Exercise triggers chemical reactions and an increase in cannabis-like compounds in the body that can help fight serious medical conditions, a recent study found.
The study - conducted by researchers at the University of Nottingham - was associated with less pain and a reduction in substances known to cause inflammation in a sample of people with arthritis.
Researchers also identified an increase in levels of endocannabinoids – compounds similar to those found in the cannabis plant.
Exercise is known to evoke a feeling of euphoria, also known as a “runner's high" called. Recent studies indicate that this euphoria results from the activation of the endocannabinoid system.
Exercise has been shown to help reduce chronic inflammation—something thought to be a major contributor to serious illnesses, such as cancer, arthritis and heart disease.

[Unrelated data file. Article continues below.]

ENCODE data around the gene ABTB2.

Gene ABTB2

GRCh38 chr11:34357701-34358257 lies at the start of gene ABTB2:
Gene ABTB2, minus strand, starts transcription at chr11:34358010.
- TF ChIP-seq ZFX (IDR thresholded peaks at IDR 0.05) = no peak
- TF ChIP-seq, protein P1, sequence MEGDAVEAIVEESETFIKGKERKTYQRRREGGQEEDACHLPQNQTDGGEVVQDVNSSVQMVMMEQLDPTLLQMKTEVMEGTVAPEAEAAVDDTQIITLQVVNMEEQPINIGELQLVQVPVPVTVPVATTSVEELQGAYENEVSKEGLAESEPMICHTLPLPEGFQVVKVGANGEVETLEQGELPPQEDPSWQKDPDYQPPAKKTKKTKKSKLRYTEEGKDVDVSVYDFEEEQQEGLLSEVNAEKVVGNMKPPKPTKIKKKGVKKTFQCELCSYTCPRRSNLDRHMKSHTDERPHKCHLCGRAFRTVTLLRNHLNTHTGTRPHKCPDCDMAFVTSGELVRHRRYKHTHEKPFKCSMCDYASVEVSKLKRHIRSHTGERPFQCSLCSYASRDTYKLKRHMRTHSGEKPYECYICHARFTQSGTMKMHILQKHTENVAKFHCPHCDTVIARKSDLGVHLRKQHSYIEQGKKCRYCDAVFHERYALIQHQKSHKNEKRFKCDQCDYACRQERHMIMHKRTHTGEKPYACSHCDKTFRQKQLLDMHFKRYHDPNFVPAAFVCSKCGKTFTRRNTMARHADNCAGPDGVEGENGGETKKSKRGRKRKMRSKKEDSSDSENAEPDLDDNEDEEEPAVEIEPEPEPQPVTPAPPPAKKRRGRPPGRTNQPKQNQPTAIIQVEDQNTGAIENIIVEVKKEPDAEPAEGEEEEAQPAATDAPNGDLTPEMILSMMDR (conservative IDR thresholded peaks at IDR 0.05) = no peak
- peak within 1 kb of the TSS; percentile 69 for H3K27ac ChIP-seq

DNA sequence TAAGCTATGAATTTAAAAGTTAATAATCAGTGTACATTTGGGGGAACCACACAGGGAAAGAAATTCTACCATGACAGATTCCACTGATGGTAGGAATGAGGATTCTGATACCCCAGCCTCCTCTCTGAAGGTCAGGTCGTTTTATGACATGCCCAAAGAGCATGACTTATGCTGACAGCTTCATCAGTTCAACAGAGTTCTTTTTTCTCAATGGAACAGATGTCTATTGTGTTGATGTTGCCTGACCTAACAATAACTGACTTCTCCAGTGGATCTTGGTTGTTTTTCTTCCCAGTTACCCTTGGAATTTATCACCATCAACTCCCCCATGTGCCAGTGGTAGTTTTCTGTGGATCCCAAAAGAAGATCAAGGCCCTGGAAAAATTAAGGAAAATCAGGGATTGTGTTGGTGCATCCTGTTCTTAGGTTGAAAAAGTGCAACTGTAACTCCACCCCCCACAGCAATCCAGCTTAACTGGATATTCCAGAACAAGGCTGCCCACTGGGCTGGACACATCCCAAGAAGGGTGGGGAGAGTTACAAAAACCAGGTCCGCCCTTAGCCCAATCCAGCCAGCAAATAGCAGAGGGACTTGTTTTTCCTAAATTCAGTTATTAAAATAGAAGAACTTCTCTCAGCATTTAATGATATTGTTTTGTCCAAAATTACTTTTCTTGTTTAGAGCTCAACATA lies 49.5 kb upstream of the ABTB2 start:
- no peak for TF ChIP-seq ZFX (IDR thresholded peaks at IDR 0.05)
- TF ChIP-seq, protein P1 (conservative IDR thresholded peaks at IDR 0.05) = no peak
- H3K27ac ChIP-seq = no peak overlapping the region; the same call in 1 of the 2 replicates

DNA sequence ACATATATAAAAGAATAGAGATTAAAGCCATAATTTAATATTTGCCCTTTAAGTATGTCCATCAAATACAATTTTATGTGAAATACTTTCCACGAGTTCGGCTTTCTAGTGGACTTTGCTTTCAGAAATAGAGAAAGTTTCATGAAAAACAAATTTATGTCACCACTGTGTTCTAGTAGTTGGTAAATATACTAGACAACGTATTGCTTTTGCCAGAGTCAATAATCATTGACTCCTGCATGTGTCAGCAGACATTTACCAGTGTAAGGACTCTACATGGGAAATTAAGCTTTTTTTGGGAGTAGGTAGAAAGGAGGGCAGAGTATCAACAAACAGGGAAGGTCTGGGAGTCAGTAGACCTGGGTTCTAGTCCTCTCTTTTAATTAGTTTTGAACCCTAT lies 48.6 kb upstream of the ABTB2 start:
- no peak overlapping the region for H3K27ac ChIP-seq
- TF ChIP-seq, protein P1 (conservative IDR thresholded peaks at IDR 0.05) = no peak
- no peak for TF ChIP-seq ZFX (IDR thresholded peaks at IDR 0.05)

dr. Amrita Vijay, a research associate at the School of Medicine and lead author of the study, said: “Our study clearly shows that exercise increases cannabis-like compounds in the body, which can have a positive effect on many conditions. As interest in cannabidiol oil and other supplements increases, it is important to know that simple lifestyle interventions such as exercise can modulate endocannabinoids.”
Exercise makes an extra difference
A group of scientists tested 78 people with arthritis to assess the impact of exercise on their condition.
According to the report, 38 participants did 15 minutes of strengthening exercises every day for six weeks. The other 40 participants did nothing.
The results are telling: participants who did the exercise intervention not only reported less pain, but they also had more microbes in the gut that produce anti-inflammatory compounds, lower levels of cytokines and higher levels of endocannabinoids.
This study shows that exercise can play an important role in fighting many serious medical conditions. However, it should be reiterated that exercise alone is not an effective treatment. However, it appears that endocannabinoid production may be an associated desired key.